Straight from a scout who has watched Anthony’s career extensively, here are the issues: Anthony and Stoudemire like to operate in the same area of the floor, and that’s something D’Antoni has to figure out regardless of who the point guard is. The way Lin has played for the first 11 games of this run, it will be easier for him to figure out than it was for any of the other point guards the Knicks have tried.

Here’s the other, and perhaps more important issue: Anthony likes to set up and call for the ball in an area that is between the low block and the 3-point line, a little wider than most mid-post isolation scorers want the ball. Anthony has been effective his entire career from that area, because he has so many options from there. But he also takes up a lot of space, thus killing the corner 3-pointer – so crucial to D’Antoni’s style – on that side of the floor, and also crowding out the pick-and-roll and wing penetration. One game is a little soon to call it a failure, though I’m sure that won’t stop it from happening.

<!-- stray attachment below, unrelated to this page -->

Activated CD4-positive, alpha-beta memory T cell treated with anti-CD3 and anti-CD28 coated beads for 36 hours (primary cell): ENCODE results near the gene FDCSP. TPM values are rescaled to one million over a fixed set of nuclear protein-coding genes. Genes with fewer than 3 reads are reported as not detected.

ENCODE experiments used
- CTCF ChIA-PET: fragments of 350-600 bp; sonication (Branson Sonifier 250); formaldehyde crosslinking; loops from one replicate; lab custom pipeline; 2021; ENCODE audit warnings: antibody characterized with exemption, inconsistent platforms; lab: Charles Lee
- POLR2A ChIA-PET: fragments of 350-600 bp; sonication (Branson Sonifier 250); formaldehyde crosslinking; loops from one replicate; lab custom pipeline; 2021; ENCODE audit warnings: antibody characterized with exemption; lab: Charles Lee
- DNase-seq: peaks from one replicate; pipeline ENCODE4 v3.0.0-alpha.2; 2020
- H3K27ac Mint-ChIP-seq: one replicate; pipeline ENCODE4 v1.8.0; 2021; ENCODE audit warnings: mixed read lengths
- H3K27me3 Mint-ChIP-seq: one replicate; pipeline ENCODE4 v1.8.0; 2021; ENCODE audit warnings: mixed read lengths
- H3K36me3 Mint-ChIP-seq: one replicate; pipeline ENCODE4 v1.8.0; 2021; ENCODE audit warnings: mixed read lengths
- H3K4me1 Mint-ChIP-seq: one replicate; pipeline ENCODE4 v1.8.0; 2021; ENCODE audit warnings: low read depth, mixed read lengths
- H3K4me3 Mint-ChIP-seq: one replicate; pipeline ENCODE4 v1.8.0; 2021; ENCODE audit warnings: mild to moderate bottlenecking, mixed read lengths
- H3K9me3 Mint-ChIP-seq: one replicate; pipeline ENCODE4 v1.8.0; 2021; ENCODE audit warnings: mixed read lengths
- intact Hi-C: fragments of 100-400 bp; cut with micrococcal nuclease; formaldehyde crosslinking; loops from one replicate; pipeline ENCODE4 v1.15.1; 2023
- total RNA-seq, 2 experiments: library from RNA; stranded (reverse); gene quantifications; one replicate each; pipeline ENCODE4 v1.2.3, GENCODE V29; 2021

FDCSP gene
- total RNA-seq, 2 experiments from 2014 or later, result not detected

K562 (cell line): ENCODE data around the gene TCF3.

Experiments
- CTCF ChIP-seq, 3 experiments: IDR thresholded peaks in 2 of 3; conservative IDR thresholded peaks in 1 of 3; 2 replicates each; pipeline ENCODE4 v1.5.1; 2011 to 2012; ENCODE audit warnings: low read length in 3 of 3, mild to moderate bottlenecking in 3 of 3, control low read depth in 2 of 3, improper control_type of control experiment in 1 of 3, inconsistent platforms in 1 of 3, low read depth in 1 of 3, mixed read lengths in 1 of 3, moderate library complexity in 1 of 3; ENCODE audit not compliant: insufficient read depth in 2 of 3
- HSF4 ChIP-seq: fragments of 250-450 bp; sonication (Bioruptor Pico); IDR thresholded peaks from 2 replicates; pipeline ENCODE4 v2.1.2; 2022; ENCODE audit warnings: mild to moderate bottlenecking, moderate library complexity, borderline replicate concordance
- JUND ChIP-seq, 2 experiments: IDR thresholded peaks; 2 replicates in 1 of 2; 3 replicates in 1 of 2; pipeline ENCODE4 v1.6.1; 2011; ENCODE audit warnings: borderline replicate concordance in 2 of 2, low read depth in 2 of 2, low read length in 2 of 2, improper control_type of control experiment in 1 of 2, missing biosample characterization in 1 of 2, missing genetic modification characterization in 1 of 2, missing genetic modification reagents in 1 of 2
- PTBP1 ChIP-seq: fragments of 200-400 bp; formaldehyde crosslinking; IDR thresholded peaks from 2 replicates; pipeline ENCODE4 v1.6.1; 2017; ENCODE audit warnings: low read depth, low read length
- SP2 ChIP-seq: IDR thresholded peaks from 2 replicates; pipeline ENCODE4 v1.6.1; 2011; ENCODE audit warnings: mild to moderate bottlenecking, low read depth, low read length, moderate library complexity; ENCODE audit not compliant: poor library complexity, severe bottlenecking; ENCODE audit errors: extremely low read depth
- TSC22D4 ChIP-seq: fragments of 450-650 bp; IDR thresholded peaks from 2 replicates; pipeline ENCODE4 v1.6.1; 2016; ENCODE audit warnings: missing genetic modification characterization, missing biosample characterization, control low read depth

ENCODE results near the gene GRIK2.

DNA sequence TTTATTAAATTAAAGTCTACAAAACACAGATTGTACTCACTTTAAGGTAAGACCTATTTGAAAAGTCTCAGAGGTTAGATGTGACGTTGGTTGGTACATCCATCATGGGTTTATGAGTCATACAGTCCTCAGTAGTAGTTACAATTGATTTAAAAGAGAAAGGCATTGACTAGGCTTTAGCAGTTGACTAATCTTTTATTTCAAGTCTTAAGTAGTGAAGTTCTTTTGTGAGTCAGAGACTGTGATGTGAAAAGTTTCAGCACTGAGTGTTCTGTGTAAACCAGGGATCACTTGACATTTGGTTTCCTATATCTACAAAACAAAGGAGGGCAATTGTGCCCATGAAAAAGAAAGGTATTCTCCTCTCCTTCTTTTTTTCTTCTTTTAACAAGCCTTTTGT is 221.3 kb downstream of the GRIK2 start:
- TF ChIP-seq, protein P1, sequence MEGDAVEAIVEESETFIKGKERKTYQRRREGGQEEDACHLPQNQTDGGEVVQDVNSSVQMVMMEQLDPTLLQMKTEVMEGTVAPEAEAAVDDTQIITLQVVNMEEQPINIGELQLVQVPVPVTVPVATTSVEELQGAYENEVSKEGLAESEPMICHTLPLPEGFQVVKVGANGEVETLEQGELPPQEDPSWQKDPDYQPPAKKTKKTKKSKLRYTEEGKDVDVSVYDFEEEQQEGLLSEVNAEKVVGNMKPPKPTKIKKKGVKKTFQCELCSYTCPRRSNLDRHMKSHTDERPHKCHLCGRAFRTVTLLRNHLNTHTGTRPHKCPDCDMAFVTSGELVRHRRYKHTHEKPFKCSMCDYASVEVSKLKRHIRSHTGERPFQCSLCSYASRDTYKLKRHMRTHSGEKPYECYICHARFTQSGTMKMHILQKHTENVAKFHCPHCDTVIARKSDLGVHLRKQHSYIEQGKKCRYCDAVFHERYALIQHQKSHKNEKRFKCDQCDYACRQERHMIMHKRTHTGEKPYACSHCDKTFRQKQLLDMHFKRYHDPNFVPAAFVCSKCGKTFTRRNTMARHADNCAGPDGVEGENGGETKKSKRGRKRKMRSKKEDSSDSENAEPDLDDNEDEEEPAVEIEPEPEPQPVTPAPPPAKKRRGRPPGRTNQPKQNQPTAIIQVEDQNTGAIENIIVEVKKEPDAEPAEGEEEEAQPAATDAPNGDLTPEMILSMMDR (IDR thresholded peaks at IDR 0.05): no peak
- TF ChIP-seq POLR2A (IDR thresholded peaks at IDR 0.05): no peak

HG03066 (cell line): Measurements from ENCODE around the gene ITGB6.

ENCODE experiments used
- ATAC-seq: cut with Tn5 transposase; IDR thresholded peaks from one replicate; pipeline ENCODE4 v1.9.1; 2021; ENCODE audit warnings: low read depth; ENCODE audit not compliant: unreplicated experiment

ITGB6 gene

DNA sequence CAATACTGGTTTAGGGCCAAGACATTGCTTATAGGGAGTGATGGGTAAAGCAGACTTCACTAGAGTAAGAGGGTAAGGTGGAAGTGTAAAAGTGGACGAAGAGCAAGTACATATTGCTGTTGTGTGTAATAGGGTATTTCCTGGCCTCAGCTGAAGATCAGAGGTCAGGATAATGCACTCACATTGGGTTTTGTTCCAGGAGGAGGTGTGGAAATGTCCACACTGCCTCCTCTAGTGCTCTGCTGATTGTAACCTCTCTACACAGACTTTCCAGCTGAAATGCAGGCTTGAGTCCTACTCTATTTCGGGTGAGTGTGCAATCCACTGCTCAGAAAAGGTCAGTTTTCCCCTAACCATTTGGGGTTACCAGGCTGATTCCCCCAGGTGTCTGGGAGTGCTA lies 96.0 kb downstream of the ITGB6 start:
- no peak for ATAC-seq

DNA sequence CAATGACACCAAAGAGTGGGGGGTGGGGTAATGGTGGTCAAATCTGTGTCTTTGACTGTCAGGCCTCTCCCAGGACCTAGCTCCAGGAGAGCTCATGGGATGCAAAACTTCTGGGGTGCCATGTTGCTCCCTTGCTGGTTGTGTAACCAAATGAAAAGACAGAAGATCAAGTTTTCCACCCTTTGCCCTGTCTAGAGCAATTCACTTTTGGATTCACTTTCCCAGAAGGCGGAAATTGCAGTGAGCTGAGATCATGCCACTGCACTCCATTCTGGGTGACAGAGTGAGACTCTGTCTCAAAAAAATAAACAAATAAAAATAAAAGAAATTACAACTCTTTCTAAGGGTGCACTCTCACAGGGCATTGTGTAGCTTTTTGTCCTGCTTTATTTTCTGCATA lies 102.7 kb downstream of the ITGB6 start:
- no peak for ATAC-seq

“We are not in panic mode,” Lin said. Now, back to the real star of the show.
via Against Lin, D-Will restores sanity - CBSSports.com.

Here's what that scout's talking about, from Anthony's shot chart for 2-point jump-shots this season with New York, courtesy of Pro-Basketball-Reference.com




Melo was just 4-11 Monday night, and there were two big caveats to this performance. His first game back from injury and you know there is going to be rust. Second, the Knicks have so many players who weren't playing together a month ago, there's a huge challenge for them to figure out the offense. For reference, here's what Melo's night from the floor looked like. You can see even in a tiny sample size that extended elbow effect. 





So you can see what the scout was talking about.  If you want an idea of the impact on the corner three, again, in a tiny sample size, or at least an idea of the difference in success for the Knicks when they turn to the corner three versus other options, here's a look at Sunday's shot chart versus the Mavericks. check the corner threes: 


Now observe the chart and corner threes against the Nets: 


Clearly the Knicks didn't produce as many corner three attempts or makes. Whether that's a product of Anthony or not is a complicated question with an unclear answer. But the results in a win and loss and three-point production do lead you in a direction of concern, though not something that can't be resolved easily with more time together for this group of players.